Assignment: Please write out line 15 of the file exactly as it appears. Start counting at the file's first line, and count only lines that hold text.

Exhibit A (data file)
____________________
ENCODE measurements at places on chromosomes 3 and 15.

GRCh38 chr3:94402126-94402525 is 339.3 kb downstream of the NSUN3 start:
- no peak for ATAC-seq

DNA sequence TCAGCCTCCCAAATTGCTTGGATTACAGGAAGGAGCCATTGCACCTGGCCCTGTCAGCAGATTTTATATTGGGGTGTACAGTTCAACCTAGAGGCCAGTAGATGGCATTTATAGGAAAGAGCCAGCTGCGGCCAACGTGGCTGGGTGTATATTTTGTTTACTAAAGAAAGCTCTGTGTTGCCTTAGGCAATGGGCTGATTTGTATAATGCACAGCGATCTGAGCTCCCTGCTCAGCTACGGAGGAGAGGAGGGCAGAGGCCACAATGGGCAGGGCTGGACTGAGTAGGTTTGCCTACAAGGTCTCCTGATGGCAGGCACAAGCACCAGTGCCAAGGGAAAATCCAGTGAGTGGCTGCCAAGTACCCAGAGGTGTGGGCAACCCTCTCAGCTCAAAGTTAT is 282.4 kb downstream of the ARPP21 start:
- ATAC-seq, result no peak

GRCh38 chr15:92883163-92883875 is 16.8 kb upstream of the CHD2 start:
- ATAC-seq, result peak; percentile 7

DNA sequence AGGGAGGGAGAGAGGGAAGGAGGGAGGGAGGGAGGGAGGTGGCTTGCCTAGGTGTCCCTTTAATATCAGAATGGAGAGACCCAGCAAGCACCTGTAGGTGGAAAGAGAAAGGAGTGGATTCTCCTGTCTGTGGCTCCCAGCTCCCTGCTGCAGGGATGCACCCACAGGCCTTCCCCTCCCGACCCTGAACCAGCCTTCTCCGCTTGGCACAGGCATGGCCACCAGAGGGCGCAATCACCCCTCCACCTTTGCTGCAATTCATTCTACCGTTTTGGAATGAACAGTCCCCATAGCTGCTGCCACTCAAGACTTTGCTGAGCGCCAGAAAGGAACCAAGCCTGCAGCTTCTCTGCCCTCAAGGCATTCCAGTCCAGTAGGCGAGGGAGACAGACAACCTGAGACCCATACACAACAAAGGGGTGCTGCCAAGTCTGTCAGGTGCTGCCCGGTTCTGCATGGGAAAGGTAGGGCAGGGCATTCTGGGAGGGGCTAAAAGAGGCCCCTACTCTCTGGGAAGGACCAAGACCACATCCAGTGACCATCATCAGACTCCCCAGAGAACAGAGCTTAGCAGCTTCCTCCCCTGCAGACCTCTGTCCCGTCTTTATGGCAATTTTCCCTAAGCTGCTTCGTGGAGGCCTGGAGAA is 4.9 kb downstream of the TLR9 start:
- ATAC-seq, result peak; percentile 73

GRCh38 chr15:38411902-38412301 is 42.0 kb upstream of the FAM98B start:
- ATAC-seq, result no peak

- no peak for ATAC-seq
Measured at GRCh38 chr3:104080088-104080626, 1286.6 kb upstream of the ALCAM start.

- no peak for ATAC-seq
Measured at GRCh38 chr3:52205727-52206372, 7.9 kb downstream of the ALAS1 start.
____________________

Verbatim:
Measured at GRCh38 chr3:52205727-52206372, 7.9 kb downstream of the ALAS1 start.